MP Gareth Thomas: 4,000 fewer Met Police officers than in 2010

City Hall says backroom staff have been cut but performance is being maintained

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There are 4,000 fewer police officers working on the front line in London's boroughs than there were two years ago, according to figures released by an MP.

The figures, for March 2010 to April 2012, were obtained by Gareth Thomas, Labour MP for Harrow West.

He said David Cameron needed to explain why London mayor Boris Johnson had allowed so many staff to be axed.

The mayor's office said there would be 2,000 more front line officers in neighbourhoods under current plans.

The BBC has approached Mr Cameron's office for a response.

Mr Thomas gained the figures from the Metropolitan Police Service through a Freedom of Information Act request.

He said they showed the number of front line borough police officers and community police officers had reduced from 25,036 to 20,951.

Mr Thomas said every community in London had fewer police staff than two years ago, and that boroughs had lost an average of over 125 front line police staff.

Gareth Thomas MP Gareth Thomas gained the figures through a Freedom of Information Act request

He said inner-city London had experienced the biggest drop, with Lambeth losing more than 300 officers - a fall of nearly 25% - Southwark losing 222, Lewisham losing 112 and Westminster losing 453.

Mr Thomas said: "David Cameron needs to explain why Boris has allowed so many front line police staff to be axed in London at a time of growing concern about gang crime and over a period that included major riots.

"Back in 2010 David Cameron promised to protect front line police officers, yet quite clearly this is yet another promise he hasn't kept."

'Outdated figures'

A Metropolitan Police (Met) spokeswoman said the force had a total of 33,260 police officers at the end of March 2010 and 32,159 at the end of March 2012.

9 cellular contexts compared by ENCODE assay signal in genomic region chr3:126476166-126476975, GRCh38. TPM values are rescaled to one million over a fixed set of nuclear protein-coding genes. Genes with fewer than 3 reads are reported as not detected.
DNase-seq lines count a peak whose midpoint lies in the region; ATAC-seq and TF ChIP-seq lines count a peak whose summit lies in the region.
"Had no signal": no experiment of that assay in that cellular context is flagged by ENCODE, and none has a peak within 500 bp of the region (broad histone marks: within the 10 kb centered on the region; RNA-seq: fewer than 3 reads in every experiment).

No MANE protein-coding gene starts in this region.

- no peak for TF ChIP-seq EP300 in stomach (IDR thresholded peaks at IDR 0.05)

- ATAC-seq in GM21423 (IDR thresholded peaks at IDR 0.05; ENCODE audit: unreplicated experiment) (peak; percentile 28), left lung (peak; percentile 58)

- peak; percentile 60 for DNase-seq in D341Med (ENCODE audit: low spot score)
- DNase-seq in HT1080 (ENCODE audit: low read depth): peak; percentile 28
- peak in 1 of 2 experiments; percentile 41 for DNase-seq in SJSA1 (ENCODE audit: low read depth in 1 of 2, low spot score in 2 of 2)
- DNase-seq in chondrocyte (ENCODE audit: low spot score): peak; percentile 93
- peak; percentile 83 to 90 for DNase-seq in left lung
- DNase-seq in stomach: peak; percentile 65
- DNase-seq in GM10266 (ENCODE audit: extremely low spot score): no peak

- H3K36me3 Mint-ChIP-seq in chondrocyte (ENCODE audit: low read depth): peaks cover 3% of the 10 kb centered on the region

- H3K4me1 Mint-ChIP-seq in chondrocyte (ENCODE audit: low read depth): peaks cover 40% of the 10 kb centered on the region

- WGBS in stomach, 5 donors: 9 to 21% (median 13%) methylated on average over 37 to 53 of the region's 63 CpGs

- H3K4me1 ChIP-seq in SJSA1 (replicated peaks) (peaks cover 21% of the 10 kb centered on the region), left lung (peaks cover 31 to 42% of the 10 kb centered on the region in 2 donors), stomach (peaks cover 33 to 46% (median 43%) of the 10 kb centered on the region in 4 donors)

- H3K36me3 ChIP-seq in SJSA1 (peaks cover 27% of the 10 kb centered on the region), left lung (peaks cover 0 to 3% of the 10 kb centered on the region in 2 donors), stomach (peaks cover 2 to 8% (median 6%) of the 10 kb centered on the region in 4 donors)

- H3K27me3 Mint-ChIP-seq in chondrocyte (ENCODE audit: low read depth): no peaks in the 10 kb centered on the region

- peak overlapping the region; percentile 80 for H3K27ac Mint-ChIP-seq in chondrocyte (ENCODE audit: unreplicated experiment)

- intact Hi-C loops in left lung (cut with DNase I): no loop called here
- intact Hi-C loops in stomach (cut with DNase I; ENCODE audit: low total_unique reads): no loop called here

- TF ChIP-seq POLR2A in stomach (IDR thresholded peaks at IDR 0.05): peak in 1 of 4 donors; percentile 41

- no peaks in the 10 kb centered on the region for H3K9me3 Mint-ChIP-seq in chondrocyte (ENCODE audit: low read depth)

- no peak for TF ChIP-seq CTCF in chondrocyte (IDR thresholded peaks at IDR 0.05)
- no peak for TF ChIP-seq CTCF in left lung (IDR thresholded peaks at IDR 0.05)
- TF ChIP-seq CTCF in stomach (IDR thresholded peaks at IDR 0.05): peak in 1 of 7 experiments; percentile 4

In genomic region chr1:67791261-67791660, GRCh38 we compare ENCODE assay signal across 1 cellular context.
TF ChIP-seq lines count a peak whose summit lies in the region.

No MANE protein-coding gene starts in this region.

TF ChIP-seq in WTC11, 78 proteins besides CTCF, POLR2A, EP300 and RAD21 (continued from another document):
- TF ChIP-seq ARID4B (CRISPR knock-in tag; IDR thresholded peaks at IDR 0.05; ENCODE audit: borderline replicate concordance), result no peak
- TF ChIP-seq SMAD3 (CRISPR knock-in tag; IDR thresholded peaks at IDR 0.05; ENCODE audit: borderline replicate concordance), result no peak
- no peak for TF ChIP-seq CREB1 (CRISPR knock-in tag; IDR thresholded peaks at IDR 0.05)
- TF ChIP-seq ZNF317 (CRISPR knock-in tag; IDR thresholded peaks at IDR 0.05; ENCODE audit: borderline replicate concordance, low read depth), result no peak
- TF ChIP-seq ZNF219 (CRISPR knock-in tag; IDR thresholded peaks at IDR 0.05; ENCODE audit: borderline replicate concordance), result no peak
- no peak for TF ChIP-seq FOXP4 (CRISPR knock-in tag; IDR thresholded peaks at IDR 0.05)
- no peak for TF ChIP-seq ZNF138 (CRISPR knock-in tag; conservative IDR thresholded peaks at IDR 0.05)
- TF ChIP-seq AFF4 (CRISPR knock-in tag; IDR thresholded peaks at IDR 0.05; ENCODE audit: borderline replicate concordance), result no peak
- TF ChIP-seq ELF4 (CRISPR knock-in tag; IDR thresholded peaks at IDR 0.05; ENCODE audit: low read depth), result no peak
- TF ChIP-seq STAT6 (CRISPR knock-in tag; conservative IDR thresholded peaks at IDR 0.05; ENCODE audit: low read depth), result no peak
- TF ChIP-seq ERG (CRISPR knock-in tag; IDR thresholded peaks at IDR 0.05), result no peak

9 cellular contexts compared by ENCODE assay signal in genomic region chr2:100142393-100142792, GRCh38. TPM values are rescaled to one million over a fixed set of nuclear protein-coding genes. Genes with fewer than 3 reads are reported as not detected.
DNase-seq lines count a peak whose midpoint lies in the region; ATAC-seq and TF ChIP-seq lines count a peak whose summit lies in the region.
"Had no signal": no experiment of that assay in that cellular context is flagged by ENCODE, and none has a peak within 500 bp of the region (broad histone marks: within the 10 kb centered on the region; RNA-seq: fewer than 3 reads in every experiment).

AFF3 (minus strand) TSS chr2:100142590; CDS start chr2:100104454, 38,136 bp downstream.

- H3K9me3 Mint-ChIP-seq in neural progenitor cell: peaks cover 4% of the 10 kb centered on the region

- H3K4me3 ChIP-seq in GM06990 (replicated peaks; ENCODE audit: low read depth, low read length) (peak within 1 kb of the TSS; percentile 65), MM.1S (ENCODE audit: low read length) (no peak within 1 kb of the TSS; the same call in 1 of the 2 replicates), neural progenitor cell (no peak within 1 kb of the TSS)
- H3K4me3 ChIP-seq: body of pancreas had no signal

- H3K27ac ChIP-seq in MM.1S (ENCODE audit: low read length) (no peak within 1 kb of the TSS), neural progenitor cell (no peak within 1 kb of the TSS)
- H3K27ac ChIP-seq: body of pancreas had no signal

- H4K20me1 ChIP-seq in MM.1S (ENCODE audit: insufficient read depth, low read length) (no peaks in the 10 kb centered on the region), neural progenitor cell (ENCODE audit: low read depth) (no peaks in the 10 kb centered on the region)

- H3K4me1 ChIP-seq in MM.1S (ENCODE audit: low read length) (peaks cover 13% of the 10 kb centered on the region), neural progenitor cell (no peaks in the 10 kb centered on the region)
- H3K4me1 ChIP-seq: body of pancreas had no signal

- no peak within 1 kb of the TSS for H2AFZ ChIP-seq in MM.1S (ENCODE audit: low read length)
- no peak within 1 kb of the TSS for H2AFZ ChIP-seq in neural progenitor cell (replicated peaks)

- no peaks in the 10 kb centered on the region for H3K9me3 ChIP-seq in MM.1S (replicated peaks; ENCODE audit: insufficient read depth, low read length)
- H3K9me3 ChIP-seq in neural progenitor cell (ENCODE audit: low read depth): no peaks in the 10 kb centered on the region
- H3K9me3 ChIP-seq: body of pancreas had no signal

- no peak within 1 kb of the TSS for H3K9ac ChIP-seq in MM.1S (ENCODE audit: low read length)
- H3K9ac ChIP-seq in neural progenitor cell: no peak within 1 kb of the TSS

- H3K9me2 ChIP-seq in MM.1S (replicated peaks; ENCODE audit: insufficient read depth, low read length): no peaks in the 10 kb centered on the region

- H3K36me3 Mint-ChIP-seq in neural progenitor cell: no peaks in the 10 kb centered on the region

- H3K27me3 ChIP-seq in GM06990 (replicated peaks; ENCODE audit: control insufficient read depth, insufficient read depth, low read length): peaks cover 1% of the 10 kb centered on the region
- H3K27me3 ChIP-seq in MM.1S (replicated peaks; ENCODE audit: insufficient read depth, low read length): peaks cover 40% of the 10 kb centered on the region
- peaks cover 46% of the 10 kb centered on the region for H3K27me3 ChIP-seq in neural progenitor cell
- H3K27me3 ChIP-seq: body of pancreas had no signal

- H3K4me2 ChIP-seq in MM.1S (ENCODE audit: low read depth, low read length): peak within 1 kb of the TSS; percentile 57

She said officer numbers fluctuated depending on the number leaving and retiring compared to new recruits.

"In addition, over the last few years the recorded number of officers on individual boroughs has been affected by a number of changes," she said.

"This includes officers who work in some areas such as training who have left boroughs to move to centralised teams or others who remain working on borough but are now recorded as non-borough specific units."

She said the Met was looking at "a range of options" to make £500m savings by April 2015, but that "neighbourhood policing will remain at the heart of our service".

"We are looking to put 2,000 officers back on to the streets and in our neighbourhoods from other roles," she added.

A spokeswoman from the mayor's office for policing and crime said: "These outdated figures ignore the fact that London has bucked the trend of other police forces with a budget settlement that has kept officer numbers high, with about 32,000 cops out on the street fighting crime.

"Budget pressures have led to difficult decisions around cutting backroom staff posts but performance is being maintained and police officer recruitment has been kept up over the last year.

"There will be 2,000 more front line cops in neighbourhoods under current plans and that is the priority for Londoners."

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